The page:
• The contract expressly contemplated that the Plaintiff might die within the four-year period as it provided that, if she did, any monies owed to her under the contract would be paid to her estate
  • About a year and a half into the four- year period, the Plaintiff died
  • The Defendant Agency continued to pay the Plaintiff’s commissions to her estate until about three months after her death

The Defendant Agency claimed that it was not required to pay any further commissions because, shortly after the contract was signed, the Plaintiff stopped coming into the office and assisting with the accounts; stopped returning phone calls of clients; failed to invite clients to the office of the Defendant Agency to meet its principals; and failed to learn how to use the Defendant Agency’s systems. In the lawsuit filed by the Plaintiff’s estate, the Defendant Agency asserted that it was not required to pay any further commissions due during the agreed four- year term because the Plaintiff had committed a first material breach by the above actions and inactions.

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With some frequency, subcontractors incur extra expense, or lose other opportunities to make money, because another subcontractor did not complete its work within the time by which it was represented it would be completed. There are situations in which it is possible that the general contractor might be responsible for money damages to a subcontractor which incurred a loss because of a delay by another subcontractor.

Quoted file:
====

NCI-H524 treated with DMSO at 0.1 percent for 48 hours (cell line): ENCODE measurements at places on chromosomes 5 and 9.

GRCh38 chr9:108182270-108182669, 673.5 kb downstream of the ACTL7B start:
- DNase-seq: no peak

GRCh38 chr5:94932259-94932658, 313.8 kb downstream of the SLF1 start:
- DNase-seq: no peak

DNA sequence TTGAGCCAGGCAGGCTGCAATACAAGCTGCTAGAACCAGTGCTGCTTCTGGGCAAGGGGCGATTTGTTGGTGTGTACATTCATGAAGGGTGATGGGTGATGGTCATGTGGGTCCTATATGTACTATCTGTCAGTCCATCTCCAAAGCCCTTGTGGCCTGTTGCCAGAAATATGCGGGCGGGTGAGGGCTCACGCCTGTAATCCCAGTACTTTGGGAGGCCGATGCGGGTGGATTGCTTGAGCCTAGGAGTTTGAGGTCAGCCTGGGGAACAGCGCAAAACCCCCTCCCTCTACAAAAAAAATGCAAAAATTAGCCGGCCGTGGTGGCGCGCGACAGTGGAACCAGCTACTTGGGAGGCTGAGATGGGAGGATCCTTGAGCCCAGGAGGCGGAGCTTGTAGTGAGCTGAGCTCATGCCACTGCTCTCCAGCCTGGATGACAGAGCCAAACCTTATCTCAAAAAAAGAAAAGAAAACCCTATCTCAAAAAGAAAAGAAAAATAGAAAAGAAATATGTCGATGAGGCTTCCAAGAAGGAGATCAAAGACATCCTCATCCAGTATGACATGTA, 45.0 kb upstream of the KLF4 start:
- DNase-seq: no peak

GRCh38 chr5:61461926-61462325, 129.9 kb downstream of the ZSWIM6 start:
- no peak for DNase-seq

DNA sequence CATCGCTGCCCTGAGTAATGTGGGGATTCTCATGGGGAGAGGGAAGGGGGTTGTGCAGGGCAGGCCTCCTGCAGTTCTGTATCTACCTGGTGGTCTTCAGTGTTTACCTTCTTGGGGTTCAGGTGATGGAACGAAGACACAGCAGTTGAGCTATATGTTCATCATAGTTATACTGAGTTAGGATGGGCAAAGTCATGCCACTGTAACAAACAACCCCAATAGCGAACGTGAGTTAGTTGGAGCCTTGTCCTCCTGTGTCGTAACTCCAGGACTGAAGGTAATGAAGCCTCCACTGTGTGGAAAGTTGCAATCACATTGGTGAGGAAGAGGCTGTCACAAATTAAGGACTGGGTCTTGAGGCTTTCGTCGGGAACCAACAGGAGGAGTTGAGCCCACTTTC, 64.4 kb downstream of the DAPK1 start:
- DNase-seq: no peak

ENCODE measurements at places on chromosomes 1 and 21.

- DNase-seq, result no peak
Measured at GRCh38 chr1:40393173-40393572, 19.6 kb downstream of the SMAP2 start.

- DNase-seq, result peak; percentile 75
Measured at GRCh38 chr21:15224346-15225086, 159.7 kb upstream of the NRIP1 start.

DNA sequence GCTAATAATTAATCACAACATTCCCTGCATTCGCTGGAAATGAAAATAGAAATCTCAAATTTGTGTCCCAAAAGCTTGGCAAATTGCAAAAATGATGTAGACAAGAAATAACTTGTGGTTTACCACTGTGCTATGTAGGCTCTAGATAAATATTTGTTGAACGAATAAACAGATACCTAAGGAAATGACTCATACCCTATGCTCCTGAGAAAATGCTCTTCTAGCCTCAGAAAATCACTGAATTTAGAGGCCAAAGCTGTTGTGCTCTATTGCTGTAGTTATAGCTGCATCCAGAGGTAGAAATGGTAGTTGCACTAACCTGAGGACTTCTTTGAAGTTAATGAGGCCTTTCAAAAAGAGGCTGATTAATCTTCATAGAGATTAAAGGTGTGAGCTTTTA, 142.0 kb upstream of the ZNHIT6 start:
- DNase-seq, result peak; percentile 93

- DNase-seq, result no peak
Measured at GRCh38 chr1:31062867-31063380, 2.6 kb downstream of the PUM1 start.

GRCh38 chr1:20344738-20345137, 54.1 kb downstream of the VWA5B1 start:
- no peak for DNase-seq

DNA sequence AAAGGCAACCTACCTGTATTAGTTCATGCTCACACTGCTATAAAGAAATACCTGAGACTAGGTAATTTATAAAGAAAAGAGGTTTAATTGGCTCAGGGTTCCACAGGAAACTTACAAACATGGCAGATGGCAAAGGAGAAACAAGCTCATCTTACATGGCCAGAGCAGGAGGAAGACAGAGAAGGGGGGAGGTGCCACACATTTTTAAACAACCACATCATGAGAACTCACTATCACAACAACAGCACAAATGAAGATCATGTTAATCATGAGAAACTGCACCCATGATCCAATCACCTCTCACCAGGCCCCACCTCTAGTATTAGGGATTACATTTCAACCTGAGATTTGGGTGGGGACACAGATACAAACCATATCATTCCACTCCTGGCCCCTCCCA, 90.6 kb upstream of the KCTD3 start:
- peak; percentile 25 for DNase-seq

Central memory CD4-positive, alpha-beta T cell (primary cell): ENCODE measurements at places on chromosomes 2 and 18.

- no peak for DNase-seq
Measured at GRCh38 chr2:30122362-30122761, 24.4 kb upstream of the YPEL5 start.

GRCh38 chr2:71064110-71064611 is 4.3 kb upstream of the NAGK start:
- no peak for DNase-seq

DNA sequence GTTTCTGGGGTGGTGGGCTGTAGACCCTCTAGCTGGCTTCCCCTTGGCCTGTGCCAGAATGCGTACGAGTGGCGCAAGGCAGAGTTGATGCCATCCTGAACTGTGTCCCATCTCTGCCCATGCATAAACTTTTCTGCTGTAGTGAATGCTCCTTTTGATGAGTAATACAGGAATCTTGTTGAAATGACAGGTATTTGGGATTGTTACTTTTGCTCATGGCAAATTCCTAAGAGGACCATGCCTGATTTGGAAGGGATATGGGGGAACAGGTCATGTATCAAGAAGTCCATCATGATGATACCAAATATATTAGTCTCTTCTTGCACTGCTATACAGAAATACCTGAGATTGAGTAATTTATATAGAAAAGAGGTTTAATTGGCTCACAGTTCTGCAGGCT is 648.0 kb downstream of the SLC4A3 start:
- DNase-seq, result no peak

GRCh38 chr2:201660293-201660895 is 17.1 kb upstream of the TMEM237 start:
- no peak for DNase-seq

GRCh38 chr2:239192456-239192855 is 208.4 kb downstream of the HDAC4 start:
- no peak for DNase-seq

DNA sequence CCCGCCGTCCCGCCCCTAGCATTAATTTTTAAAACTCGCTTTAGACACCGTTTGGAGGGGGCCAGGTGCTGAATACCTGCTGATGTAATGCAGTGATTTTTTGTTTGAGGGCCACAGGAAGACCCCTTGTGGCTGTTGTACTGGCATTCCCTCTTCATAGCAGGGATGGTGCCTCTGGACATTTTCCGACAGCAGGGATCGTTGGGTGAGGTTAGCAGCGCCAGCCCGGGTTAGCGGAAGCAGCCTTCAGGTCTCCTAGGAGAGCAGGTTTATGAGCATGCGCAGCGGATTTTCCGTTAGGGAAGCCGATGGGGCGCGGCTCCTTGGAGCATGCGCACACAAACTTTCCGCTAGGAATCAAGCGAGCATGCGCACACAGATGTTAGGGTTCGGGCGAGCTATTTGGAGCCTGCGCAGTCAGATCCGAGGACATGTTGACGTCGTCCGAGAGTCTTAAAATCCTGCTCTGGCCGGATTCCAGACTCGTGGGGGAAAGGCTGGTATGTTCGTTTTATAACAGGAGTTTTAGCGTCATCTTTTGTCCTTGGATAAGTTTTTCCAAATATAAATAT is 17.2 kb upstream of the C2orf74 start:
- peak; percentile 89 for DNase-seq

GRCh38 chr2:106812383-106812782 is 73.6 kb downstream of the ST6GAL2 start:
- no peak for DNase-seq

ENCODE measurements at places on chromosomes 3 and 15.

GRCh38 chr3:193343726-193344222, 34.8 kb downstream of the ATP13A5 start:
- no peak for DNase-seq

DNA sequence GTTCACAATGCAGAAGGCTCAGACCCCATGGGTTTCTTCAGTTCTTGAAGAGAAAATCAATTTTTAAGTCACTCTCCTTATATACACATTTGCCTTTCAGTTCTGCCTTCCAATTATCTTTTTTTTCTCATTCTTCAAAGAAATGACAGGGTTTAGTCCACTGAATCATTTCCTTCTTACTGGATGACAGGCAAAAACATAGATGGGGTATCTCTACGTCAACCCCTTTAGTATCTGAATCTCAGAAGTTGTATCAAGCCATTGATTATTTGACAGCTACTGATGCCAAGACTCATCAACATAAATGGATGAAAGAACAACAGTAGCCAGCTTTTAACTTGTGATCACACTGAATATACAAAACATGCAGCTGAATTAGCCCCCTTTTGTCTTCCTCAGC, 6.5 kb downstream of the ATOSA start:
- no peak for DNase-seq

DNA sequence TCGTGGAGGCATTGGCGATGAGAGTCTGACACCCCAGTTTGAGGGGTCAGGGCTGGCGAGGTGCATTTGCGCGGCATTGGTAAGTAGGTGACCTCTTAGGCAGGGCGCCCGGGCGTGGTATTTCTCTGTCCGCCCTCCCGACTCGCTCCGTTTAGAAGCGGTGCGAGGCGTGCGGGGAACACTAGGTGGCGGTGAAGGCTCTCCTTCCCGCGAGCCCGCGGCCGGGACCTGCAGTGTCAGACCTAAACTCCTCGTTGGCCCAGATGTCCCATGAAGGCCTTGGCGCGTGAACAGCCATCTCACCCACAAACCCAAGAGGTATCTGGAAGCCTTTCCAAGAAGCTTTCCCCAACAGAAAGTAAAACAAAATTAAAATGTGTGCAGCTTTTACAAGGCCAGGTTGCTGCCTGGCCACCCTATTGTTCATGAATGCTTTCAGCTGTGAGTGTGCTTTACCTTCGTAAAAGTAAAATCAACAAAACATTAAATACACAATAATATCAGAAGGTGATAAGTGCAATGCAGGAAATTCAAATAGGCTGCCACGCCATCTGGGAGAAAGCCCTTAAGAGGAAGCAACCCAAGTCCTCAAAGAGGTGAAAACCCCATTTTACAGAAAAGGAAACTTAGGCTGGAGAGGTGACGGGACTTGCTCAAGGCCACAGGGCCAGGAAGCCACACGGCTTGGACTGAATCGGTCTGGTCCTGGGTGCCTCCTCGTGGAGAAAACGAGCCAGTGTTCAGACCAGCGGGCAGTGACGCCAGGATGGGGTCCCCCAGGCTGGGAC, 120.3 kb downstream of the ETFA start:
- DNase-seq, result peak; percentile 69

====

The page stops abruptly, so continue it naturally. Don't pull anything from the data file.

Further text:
The starting point to analyze whether, given the facts of the case, the general contractor could be liable for the delay of one subcontractor to another is the written contract. Generally speaking, regardless of what the outcome of a case would be if there was no written contract, the terms of a valid written contract might change the outcome that would otherwise occur under Tennessee common law. That is why a thorough analysis of the terms of the written construction contract, out the outset, is a critical part of any construction case.

If the terms of the written contract do not speak to the issue of the responsibility of the general contractor to a subcontractor for money damages resulting to that subcontractor because of the delay of another subcontractor, the Tennessee case of Foster & Creighton v. Wilson Contracting Company, Inc. (Tenn. Ct. App. 1978) might come into play to assist the subcontractor. Here are the basic facts of that case: